Council The Cheltonian 2021-22
The Council of Cheltenham College: A Rose By Any Other Name
John Champion, Secretary to Council
I’m occasionally asked why it is that, unlike other schools, Cheltenham College doesn’t have a board of governors. The answer is refreshingly simple: we do have a board of governors, we just call it something else.
The ‘Council’ is the name that was given to our governing body by the Cheltenham College Act of 1894, the statute that established the basis of our constitution as we know it today. Of course, a great deal has changed since 1894, not least the fact that we are now a fully co-educational school, rather than one established ‘for the purpose of providing an efficient course of education for the sons of gentlemen.’ But whilst some things (thankfully!) change, some don’t and to this day our governing body is still known as the Council of Cheltenham College, and our Chair is referred to as the President of Council – these are names that are an important part of our heritage. Make no mistake though, whatever we call them, governors are governors.
Like so many independent schools, College is a registered charity and that means that members of Council aren’t just school governors, they’re charity trustees too – and those are both roles that come with a significant burden of responsibility. Being a member of Council (i.e., a governor and a trustee) is not for the faint-hearted!
So, if being a member of Council requires a certain type of individual, how do we go about finding and recruiting them?
Well firstly, it’s important to point out that the days of board members tapping friends on the shoulder because they happened to be ‘the right sort,’ were long ago consigned to history. The Council of Cheltenham College is a modern, professionally managed board, normally made up of between 19 and 24 members. Six of those members are nominated by the Common Rooms of both schools, the Cheltonian Society, and three leading universities. The remaining members are co-opted.
Identifying and recruiting suitably skilled co-opted members takes great care, and more than a little time. It’s an important priority for the Council’s Membership & Governance Sub- committee as well as for the Secretary to Council. We maintain a ‘Skills Matrix’ that identifies the mix of skills and experience that the Council should, as a body, have represented by its membership. Council members regularly complete a ‘skills audit’ that allows us to monitor and predict how well the Council actually reflects the ideal established using the Skills Matrix. Where gaps exist, whether current or predicted, suitably qualified and experienced candidates are sought – for example, IT directors who may be able to fill gaps that will soon be created by routine retirements from Council.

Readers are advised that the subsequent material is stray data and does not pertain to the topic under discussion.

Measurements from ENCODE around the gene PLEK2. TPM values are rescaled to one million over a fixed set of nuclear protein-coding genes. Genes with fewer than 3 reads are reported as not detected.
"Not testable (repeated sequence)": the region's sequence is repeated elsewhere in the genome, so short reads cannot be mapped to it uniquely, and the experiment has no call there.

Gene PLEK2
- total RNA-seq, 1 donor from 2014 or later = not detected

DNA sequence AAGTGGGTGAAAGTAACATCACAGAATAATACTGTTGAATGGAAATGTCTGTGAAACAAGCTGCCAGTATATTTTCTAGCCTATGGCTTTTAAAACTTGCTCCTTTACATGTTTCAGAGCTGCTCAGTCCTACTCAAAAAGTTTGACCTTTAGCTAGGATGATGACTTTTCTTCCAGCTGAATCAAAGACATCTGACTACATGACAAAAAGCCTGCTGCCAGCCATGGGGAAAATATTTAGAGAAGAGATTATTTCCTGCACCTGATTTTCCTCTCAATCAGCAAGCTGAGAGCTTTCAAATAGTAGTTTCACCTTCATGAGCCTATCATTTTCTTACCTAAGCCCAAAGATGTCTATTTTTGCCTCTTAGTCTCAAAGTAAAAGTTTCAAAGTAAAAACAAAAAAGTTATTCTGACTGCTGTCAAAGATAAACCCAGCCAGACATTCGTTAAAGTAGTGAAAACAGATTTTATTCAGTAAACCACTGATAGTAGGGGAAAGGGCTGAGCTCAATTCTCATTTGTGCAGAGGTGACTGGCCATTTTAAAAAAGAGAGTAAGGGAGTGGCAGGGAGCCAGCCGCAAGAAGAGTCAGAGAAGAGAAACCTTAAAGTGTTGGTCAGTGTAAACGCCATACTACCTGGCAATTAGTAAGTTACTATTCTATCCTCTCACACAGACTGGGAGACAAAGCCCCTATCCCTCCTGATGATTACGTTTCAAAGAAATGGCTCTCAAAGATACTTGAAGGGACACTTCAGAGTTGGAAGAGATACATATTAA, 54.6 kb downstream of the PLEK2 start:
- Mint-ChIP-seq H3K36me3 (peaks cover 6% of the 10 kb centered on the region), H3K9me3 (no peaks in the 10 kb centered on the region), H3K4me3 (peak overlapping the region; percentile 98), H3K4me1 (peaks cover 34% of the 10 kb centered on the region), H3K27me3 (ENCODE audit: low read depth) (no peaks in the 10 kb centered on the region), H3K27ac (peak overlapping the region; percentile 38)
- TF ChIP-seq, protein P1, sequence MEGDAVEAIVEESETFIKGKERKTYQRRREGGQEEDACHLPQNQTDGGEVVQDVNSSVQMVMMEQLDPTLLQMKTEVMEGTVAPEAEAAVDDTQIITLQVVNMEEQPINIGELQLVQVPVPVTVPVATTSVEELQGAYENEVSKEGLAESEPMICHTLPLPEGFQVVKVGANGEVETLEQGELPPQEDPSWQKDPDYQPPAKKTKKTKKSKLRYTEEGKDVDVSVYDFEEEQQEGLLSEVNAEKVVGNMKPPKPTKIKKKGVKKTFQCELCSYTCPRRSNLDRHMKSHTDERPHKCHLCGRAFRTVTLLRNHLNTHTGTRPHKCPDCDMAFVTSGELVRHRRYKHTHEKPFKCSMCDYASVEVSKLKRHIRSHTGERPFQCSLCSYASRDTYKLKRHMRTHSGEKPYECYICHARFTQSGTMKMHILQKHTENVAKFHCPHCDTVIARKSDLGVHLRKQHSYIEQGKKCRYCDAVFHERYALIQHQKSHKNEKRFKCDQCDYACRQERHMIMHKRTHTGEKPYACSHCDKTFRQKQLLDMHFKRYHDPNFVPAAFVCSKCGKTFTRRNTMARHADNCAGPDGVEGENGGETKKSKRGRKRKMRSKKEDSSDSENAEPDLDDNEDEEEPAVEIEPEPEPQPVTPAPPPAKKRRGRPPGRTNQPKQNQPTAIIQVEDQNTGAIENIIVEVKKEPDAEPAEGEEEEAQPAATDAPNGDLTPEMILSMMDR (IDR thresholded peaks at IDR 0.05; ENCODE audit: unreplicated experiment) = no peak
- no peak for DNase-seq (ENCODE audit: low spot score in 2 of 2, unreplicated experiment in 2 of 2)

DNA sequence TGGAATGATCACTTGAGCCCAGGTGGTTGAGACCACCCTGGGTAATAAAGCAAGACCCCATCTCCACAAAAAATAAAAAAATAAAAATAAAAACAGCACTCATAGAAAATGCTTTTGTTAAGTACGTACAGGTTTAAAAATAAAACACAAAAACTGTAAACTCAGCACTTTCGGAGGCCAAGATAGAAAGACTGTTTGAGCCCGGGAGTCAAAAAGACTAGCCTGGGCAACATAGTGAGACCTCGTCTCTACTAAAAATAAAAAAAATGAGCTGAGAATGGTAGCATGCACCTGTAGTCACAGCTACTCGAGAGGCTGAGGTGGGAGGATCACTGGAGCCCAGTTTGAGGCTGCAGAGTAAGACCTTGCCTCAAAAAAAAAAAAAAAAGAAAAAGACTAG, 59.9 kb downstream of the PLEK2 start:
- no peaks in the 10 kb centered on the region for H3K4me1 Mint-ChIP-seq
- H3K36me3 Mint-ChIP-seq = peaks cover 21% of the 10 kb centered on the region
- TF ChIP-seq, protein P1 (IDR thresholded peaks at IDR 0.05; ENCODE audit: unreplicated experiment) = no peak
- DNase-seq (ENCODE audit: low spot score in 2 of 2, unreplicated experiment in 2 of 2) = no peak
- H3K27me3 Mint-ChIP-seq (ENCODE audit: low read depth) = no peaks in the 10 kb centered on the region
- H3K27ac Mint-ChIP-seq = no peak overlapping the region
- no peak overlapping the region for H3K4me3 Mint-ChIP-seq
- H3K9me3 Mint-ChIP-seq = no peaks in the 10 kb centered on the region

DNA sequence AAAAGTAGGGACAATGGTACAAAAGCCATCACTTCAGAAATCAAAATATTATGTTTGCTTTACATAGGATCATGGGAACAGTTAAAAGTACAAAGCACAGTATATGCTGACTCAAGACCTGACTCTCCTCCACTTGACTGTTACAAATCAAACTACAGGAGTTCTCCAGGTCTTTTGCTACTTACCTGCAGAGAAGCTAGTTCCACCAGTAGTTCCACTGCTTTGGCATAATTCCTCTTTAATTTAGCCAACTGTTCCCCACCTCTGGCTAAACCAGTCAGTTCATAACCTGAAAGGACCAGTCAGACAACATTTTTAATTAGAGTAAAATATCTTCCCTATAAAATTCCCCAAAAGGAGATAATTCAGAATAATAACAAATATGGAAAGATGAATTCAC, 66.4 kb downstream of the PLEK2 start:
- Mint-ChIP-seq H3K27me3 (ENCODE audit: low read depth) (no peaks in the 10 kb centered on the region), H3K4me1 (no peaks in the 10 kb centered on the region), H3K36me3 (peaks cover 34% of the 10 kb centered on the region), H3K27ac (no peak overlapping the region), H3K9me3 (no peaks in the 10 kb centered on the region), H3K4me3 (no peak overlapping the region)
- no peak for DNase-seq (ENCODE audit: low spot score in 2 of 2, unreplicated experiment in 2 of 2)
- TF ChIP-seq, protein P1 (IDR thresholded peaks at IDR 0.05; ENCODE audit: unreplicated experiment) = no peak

I say ‘routine retirements’ because being a member of Council isn’t a job for life. Infact, in the ‘paid’ sense it isn’t a job at all; Council members are volunteers, appointed for an initial term of three years.
That initial term of office can, with the agreement of Council, be extended once, or at most twice meaning that nine years is the absolute limit for all members except the President (slightly different rules apply). So, with a board of around 20 members, and terms of office that last between three and nine years, it’s easy to see why we’re kept constantly busy making sure that we have a strong pipeline of talented Council members in waiting.
Readers with experience of boards elsewhere (whether that’s boards of directors, trustees, or governors) won’t be at all surprised to hear what the purpose of Council is… and equally importantly, what it isn’t.
The Council certainly doesn’t exist to get involved in the day- to-day running and decision-making of Cheltenham College. That’s the preserve of the executive team comprising the Heads, the Bursar, and their senior colleagues. All members of the Council are very much aware of the distinction between governance and management and are careful not to interfere.
The core purpose of the Council is to plan the strategic objectives of Cheltenham College, to ensure its financial health and to make sure that we comply with relevant legal and regulatory requirements. Having agreed College’s strategic objectives with the executive team members, the Council then holds them to account for their delivery.
So, in summary, being a Council member is unpaid; it takes up a whole lot of valuable time and carries all sorts of legal responsibilities. What’s more, it doesn’t even bring with it the opportunity to get stuck-in with the day-to-day running of a school. Why then would anyone even think of doing it? The answer seems to lie in the very real sense of purpose and satisfaction that goes with being an important part of a great school like Cheltenham College. There’s a powerful intrinsic reward that comes from knowing that young people will thrive, in part at least, because of your input as a Council member (or ‘governor’ if you prefer!).
If you’d be interested in learning more about Council membership please contact John Champion, the Secretary to Council in the first instance: [email protected]
We take a positive approach to diversity and welcome enquiries from individuals interested in joining Council free from bias on the grounds of characteristics such as race, gender, sexual orientation, race or belief, marital status etc. Council members are selected based on merit alone.